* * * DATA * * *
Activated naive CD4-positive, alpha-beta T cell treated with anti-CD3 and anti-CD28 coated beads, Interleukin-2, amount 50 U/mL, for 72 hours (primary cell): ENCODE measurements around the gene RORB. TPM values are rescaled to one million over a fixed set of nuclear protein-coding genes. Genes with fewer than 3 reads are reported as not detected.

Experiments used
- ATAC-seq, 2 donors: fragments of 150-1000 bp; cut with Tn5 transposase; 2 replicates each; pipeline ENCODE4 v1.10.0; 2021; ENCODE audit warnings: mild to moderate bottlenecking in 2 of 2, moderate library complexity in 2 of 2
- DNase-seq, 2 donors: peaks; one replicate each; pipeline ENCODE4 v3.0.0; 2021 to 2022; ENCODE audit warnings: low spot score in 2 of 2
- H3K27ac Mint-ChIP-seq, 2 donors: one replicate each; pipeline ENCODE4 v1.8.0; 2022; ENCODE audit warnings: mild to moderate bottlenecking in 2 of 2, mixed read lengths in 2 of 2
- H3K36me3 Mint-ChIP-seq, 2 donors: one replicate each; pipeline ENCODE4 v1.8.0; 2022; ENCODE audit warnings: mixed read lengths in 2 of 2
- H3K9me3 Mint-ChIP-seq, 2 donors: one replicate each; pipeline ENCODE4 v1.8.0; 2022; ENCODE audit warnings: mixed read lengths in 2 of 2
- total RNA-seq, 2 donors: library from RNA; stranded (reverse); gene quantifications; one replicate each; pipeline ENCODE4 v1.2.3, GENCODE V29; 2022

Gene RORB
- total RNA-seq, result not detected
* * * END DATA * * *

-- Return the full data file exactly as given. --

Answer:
Activated naive CD4-positive, alpha-beta T cell treated with anti-CD3 and anti-CD28 coated beads, Interleukin-2, amount 50 U/mL, for 72 hours (primary cell): ENCODE measurements around the gene RORB. TPM values are rescaled to one million over a fixed set of nuclear protein-coding genes. Genes with fewer than 3 reads are reported as not detected.

Experiments used
- ATAC-seq, 2 donors: fragments of 150-1000 bp; cut with Tn5 transposase; 2 replicates each; pipeline ENCODE4 v1.10.0; 2021; ENCODE audit warnings: mild to moderate bottlenecking in 2 of 2, moderate library complexity in 2 of 2
- DNase-seq, 2 donors: peaks; one replicate each; pipeline ENCODE4 v3.0.0; 2021 to 2022; ENCODE audit warnings: low spot score in 2 of 2
- H3K27ac Mint-ChIP-seq, 2 donors: one replicate each; pipeline ENCODE4 v1.8.0; 2022; ENCODE audit warnings: mild to moderate bottlenecking in 2 of 2, mixed read lengths in 2 of 2
- H3K36me3 Mint-ChIP-seq, 2 donors: one replicate each; pipeline ENCODE4 v1.8.0; 2022; ENCODE audit warnings: mixed read lengths in 2 of 2
- H3K9me3 Mint-ChIP-seq, 2 donors: one replicate each; pipeline ENCODE4 v1.8.0; 2022; ENCODE audit warnings: mixed read lengths in 2 of 2
- total RNA-seq, 2 donors: library from RNA; stranded (reverse); gene quantifications; one replicate each; pipeline ENCODE4 v1.2.3, GENCODE V29; 2022

Gene RORB
- total RNA-seq, result not detected